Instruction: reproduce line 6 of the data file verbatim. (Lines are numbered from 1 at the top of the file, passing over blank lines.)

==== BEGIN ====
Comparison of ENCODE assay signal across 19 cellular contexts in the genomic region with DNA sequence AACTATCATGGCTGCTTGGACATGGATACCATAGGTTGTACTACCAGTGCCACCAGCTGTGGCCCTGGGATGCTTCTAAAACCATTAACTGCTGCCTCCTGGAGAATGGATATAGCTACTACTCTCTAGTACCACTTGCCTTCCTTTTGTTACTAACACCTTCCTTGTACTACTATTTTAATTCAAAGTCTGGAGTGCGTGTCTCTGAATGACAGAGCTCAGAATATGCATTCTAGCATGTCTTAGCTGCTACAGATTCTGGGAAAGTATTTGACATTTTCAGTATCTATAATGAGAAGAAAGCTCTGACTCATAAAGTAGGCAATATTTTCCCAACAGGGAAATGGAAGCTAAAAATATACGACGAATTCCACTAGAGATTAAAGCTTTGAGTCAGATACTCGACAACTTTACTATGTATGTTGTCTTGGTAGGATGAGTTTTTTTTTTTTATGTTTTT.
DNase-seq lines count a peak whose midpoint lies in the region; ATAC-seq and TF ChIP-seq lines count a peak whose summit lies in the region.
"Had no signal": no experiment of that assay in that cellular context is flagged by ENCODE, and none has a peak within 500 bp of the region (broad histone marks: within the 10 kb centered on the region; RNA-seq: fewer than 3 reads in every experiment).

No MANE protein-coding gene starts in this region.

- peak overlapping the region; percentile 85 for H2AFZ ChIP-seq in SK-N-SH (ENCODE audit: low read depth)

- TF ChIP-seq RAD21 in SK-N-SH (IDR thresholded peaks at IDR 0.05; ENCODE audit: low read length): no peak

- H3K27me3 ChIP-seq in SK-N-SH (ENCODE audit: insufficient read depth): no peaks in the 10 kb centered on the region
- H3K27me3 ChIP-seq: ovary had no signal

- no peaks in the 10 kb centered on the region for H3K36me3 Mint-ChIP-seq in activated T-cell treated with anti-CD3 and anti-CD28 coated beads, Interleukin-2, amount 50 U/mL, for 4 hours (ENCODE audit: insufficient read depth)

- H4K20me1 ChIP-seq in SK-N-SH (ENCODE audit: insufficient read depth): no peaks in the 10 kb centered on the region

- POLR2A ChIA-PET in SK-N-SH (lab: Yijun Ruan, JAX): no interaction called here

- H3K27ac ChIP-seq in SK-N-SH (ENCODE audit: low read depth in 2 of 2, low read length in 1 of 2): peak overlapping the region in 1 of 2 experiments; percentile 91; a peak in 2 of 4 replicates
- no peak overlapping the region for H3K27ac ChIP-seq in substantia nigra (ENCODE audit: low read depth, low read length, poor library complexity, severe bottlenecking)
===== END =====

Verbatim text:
- TF ChIP-seq RAD21 in SK-N-SH (IDR thresholded peaks at IDR 0.05; ENCODE audit: low read length): no peak